Four Easy Multicultural recipes from around the world

What do you think of when you think of holiday foods? Is it the smell of a Christmas ham? The icing sticking to your fingers as you decorate cookies for Santa? Whether based on family traditions or what we see in the media, we all have preconceived notions of what the holidays look (and taste) like. Consider changing things up with these traditional holiday meals from around the world. 

Glühwein

Pictured: Glühwein, a traditional Christmas wine from Germany

Glühwein (Germany)

Warm, spiced wine is the perfect way to defrost during the cold winter. While many regions have their own rendition, German glühwein is a simple and easy mulled wine sure to impress your whole (21+) family.

What you need:

  • 1 bottle red wine (pinot noir or merlot work well)

  • 1 lemon, juiced

  • 5 Tbsp sugar

  • 3 whole cloves

  • 1 cinnamon stick

  • 2 star anise

  • 1 orange (for garnish)

What you do:

  1. Put ingredients, except for the orange, into a large pot and bring to a light simmer. Cover, reduce heat, and simmer for 1 hour.

  2. Turn the heat off and let sit for 30 minutes. Remove cloves, cinnamon and star anise. Serve warm with an orange slice (if desired).

Bibingka (Philippines)

This Filipino breakfast rice cake is commonly enjoyed during the Christmas season - and if you’ve ever been to the Philippines, you know that it begins as early as September! Why not take some recipe notes from the country with arguably the most Christmas spirit?

What you need:

  • 1 cup rice flour

  • 2 ½ tsp baking powder

  • ⅛ tsp salt

  • 3 Tbsp butter

  • 1 cup granulated sugar

  • 1 cup coconut milk

  • ¼  cup whole milk

  • ½ cup grated cheddar cheese 

  • 3 raw eggs

  • 1 salted duck egg (optional)

  • Banana leaf

What you do:

  1. Preheat oven to 375°F.

  2. Mix rice flour, baking powder and salt in a bowl and set aside. 

  3. Cream butter. Gradually add in sugar, then add the raw eggs, beating until well incorporated.

  4. Gradually beat in rice flour mixture. Pour in the coconut milk and whole milk and beat for an additional 1-2 minutes.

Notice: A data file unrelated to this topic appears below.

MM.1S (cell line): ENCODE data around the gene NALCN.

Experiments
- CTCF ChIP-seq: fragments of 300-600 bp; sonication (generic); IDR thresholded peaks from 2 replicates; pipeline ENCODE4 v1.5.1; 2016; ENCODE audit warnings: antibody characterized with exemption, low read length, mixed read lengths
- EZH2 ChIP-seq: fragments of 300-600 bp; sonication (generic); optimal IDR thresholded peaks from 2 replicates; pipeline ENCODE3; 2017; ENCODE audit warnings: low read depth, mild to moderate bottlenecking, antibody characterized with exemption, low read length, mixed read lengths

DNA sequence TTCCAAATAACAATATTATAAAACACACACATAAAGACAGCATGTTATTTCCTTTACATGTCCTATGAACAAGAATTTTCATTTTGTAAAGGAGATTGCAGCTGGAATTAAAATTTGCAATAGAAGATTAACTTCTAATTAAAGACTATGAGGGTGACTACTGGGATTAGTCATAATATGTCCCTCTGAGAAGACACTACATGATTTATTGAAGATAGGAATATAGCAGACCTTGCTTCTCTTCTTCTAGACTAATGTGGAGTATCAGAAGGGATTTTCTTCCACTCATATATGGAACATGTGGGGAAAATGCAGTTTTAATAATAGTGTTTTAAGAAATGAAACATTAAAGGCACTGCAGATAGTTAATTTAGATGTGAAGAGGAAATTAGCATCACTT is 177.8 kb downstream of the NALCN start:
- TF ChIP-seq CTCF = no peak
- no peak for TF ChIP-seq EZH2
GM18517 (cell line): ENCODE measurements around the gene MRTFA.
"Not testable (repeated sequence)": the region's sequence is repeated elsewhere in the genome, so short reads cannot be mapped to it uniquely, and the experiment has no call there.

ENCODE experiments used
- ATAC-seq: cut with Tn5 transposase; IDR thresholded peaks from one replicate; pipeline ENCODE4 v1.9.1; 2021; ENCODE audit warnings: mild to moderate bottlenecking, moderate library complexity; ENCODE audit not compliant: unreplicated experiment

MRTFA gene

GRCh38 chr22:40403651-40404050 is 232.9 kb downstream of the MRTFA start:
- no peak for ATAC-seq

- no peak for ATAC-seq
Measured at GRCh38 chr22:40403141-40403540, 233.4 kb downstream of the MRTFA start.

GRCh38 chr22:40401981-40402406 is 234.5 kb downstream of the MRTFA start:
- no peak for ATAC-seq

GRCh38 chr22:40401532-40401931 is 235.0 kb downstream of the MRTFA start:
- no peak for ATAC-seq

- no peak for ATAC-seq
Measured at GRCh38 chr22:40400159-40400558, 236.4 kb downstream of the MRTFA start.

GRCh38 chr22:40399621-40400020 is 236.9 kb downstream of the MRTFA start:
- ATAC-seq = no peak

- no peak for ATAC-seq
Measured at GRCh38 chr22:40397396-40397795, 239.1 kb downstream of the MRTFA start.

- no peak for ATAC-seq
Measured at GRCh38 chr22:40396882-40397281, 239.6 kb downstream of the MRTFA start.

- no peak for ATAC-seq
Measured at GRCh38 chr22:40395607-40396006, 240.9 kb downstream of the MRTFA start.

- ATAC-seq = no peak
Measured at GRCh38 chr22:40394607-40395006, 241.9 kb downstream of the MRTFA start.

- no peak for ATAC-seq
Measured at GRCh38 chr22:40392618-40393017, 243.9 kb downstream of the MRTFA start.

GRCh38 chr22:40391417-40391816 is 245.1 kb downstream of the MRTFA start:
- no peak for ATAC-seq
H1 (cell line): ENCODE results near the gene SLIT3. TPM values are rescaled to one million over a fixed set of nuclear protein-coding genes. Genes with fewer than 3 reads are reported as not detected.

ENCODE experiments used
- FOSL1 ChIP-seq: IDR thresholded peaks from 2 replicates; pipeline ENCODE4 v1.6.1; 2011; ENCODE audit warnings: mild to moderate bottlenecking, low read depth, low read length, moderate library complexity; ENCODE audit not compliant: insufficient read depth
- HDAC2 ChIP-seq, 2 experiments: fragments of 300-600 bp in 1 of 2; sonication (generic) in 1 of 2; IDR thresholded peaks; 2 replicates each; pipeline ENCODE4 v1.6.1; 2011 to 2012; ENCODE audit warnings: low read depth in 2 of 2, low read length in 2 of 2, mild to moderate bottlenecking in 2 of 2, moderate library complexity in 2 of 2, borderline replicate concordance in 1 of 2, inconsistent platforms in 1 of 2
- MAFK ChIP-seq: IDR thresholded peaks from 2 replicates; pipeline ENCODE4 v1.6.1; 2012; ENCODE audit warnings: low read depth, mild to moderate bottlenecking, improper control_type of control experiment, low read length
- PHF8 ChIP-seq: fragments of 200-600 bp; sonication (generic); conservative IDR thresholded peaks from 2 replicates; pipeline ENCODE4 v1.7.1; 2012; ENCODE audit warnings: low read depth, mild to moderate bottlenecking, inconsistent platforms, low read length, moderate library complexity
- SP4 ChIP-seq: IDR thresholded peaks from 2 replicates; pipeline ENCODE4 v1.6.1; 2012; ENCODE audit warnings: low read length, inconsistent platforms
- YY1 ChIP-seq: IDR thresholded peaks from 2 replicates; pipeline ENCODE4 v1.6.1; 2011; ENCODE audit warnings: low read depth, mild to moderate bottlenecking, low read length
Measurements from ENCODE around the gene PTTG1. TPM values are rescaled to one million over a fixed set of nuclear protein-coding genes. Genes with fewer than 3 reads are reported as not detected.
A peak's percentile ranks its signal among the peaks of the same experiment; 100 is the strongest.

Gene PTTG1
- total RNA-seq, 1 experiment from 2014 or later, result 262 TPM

5. Cut the banana leaf to fit into a cake pan, and pour in the mixture. 

  6. Bake for 15 minutes. Remove from oven and top with sliced, salted egg and grated cheese. Return to oven and bake for another 15-20 minutes.

  7. Remove from oven and let cool before brushing with butter and sprinkling sugar on top, and serve.

Latkes

Pictured: Latkes, a traditional Hanukkah dish made from russet potatoes

Latkes (Israel)

Latkes are a quintessential Hanukkah fare. This Jewish celebration begins December 22 and ends December 30, so you’ll have eight days to eat as many potato pancakes as you can!

What you need:

  • 2 large russet potatoes, shredded

  • 1 large onion, shredded

  • 2 eggs

  • ½ cup all-purpose flour

  • 2 tsp salt

  • 1 tsp baking powder

  • ½ tsp black pepper

  • Oil (for frying)

What you do: 

  1. Combine shredded potatoes and onion. Wring out as much liquid as possible using a clean dish towel or cheesecloth. 

  2. Transfer the potato and onion mixture to a bowl and add the eggs, flour, salt, baking powder and pepper. Mix.

  3. Pour about ¼ inch of oil into a pan over medium-high heat. Once the oil is hot, drop a heaping tablespoon into the hot pan. Use a spatula to flatten the drop into a disc. After about 5 minutes (or when the edges are brown and crispy), flip and cook for another 5 minutes (until the second side is browned).

  4. Transfer the latkes onto a towel-lined plate and repeat with remaining batter, cooking in batches.

Toshikoshi Soba (Japan)

End the year right with this delicious Japanese New Year’s Eve tradition. As with any noodle soup, good broth is paramount, so snag the best ingredients at your local Asian food market, like Sunrise Asian Food Market here in Eugene. This recipe is toshikoshi soba at its simplest form, but you can change it up with a variety of toppings.

What you need:

  • 3 cups water

  • 1 piece dried kelp

  • 1 cup dried bonito flakes

  • 1 Tbsp sake

  • 2 Tbsp mirin

  • 2 Tbsp soy sauce

  • ¼ tsp salt

  • 7 oz dried soba (buckwheat) noodles 

  • 2 green onions, thinly sliced

What you do:

  1. Soak the kelp in water overnight. 

  2. Add the kelp, and the water it’s been soaking in, to a saucepan. Over medium-low heat, slowly bring to a boil, as this will allow for the most flavor. When it’s almost boiling, remove the kelp and discard.

  3. Add the dried bonito flakes and simmer for 30 seconds before turning off the heat. Let sit for 10 minutes.

  4. Drain the flakes and discard them, reserving the broth in a bowl.

  5. Return broth to saucepan and add the sake, mirin, soy sauce and salt. Bring to a simmer.

  6. In a separate pot, cook the soba noodles according to package instructions. Drain the noodles and rinse with cold water.

  7. Put a serving of noodles in a bowl and pour broth over them. Top with green onions and serve.